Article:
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paradiseboundRN

paradiseboundRN

Home Health Nurse
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  1. paradiseboundRN

    Why Do People Bully Me?

    Who is the target of bullying in the workplace? • The self-starter who is feisty and independent • A person who is technically more skilled than the bully • The target is more emotionally intelligent and socially adept than the bully; the target is well-liked • The target is ethical and honest to a fault • The target is not a confrontational person. He or she does not respond. Frankly, the target is stunned and bewildered. The target is convinced he or she can overcome this. It’s all shame-based; the target feels shame. The target comes to believe he or she is incompetent. It’s a disassembly of the target’s personality. Interesting. I have a lot of knowledge and experience in home care and I felt bullied by my last 2 employers. I didn't think it made sense. Why bully someone who does good work, is well-liked, offers suggestions, etc. After reading this article, that's exactly why!
  2. paradiseboundRN

    Nurses: Oppression Can Stop With You

    I don't know the answer. I recently left a job with a national home care company because it was a "hostile work environment". The surprising thing is that so many others put up with it. Where I live there are plenty of home care jobs for nurses, so why stay? When I ask they respond that they think they can't do better. But then I find out they haven't even looked. We will continue to see this oppression as long as the nurses stay and put up with it. I did my part by leaving and writing a complaint to the corporate office about the behavior of my supervisors. Corporate said they are investigating it. Of course, they may not do anything about it but at least I complained instead of just ignoring the problem.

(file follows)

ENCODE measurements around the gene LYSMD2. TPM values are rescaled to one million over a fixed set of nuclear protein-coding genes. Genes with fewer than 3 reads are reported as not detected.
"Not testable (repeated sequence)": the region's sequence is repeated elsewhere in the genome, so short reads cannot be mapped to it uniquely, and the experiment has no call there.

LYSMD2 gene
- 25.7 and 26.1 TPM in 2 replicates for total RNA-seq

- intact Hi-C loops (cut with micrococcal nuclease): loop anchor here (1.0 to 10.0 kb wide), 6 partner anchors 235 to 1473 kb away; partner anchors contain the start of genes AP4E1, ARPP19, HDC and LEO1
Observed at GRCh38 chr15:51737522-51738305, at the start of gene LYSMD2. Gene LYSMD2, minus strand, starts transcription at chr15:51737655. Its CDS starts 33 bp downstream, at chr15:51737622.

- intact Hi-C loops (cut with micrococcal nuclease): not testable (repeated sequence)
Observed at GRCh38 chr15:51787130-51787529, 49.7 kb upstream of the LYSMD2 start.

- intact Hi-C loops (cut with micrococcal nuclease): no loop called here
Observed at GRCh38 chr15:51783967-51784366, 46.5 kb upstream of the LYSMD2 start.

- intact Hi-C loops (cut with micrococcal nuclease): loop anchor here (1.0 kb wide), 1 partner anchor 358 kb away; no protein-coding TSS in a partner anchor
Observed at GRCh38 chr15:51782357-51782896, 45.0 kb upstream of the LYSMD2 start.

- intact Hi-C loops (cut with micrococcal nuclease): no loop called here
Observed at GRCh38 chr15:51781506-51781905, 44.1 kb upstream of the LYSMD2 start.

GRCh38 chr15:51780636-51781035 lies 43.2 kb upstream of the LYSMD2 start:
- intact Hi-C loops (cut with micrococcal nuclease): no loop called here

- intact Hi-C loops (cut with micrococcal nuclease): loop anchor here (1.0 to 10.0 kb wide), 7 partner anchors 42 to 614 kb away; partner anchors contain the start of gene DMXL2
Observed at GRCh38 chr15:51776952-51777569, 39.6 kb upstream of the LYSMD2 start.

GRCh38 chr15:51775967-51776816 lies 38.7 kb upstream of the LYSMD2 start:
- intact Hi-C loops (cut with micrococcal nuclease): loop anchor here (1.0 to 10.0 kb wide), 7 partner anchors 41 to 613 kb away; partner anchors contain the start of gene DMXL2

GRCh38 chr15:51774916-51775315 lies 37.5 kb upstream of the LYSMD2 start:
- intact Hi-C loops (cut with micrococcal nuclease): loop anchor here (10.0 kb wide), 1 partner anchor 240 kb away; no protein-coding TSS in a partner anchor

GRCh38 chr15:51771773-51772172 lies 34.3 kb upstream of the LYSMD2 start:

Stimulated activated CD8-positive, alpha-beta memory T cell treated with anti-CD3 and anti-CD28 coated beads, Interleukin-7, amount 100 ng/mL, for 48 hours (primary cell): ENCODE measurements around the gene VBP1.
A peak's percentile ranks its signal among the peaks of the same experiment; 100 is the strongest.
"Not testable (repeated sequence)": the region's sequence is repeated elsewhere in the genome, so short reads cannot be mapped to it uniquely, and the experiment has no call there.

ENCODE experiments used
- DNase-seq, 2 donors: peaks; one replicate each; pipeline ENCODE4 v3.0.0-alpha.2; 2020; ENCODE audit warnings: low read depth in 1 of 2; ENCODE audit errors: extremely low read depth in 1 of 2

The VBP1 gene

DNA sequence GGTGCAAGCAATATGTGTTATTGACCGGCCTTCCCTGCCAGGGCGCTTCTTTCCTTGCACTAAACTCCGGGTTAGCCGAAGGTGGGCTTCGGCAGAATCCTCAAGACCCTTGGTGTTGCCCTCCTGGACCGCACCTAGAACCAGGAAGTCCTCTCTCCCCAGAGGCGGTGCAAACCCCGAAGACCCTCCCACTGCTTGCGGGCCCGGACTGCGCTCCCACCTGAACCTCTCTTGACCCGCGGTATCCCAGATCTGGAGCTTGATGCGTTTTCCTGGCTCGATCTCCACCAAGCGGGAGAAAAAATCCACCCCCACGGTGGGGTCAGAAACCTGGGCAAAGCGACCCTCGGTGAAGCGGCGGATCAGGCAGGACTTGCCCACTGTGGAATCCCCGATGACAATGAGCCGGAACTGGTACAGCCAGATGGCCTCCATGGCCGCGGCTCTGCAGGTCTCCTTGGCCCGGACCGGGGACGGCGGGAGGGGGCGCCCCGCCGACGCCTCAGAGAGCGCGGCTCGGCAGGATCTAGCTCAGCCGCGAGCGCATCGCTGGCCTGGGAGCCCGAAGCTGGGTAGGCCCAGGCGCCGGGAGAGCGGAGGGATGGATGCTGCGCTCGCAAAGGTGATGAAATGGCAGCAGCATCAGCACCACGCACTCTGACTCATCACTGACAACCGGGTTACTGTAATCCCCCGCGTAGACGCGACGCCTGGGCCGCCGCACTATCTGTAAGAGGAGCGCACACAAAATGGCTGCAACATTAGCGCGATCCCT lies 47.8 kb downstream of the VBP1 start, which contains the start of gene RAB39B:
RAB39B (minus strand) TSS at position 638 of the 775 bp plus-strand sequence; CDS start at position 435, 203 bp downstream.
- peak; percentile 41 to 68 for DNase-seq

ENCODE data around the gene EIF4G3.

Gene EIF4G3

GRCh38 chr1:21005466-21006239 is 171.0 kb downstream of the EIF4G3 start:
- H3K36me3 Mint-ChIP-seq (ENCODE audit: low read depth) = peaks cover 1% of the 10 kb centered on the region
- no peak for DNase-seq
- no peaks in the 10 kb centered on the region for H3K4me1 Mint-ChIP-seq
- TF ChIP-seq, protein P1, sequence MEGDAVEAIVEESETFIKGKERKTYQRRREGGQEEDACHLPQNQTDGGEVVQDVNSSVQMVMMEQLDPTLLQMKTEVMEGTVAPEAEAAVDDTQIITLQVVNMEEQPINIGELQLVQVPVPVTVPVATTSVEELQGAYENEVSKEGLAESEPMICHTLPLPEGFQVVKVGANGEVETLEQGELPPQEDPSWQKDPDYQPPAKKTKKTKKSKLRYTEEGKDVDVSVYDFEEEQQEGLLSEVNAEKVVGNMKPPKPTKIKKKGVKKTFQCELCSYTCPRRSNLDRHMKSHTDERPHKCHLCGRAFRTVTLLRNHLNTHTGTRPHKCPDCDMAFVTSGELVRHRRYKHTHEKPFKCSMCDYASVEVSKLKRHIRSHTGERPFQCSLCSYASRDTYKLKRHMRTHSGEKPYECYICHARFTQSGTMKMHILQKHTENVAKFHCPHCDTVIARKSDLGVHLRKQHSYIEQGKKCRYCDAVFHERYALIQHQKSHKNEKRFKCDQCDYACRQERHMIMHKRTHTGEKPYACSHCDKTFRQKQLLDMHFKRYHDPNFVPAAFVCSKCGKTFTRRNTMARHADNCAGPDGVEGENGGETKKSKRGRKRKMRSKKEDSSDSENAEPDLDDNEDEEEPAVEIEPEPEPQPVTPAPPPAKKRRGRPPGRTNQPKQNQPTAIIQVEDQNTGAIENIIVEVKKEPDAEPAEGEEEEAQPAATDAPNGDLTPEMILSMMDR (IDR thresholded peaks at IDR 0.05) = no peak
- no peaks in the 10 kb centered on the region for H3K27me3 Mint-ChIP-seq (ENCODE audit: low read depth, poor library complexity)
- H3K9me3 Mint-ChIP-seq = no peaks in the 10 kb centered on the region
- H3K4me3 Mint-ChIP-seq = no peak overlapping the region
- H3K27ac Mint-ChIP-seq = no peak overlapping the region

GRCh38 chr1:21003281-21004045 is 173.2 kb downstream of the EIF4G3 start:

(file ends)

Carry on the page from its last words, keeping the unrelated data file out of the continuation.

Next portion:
3. paradiseboundRN

    Nurses: Oppression Can Stop With You

    Yes, raising the salaries would certainly help but due to the cuts in Medicare reimbursement, its not going to happen.
  4. paradiseboundRN

    Nurses: Oppression Can Stop With You

    Great article! The specialty of home care used to be a better environment than the hospital but no more. Because there is a huge shortage of home care nurses (at least in Metro Detroit) there is lots of drama due to lack of nurses to cover the cases. The management wants to cases open for the profit but then they can't find a nurse to manage the case. This causes overwork and stress which leads to back-stabbing, infighting, bullying etc. This leads to high turn-over, even with management. And the problem goes on and on....
  5. paradiseboundRN

    Accepted a job in home health...how to prepare?

    I would recommend buying "Home Health Standards...." by T. M. Marrelli. Its worth every penny and I wish I would have had it from the beginning. Good luck!
  6. paradiseboundRN

    Is Home Health Nursing still Growing

    The jobs are out there in home care but not for new grads. And, all of the private home care agencies are struggling while the agencies owned by hospitals are booming. I was told that the hospitals used to give at least 10% of their referrals to home care agencies that were not related to the hospital. This showed good faith that there was no collusion and that the patient had a choice which agency to pick. Now, the hospital keeps 100% of their referrals and it is frowned upon by the hospital corporation if a physician tries to refer to another agency other than the one the hospital owns. So, if you want to work, you need to hook up with a hospital agency.
  7. paradiseboundRN

    forced overtime??

    I am so feed up with the forced overtime. As a salary employee, we have a point system with the SOC being 2 points and the D/C, ROC, recert = 1.5 points. All other visits are 1 point including high tech wound vac and IV's. This is just not right! It takes just as long to do a ROC as a SOC. And with Oasis C, the discharge and the SOC is longer but they are not going to increase the points. What? Am I working for free? I told my agency that I wanted to go to contingent status and get paid by the hour. Suprisingly they are letting me, because they don't want to lose me. At least with this change I can bill them for every minute I work!
  8. paradiseboundRN

    Start of care orders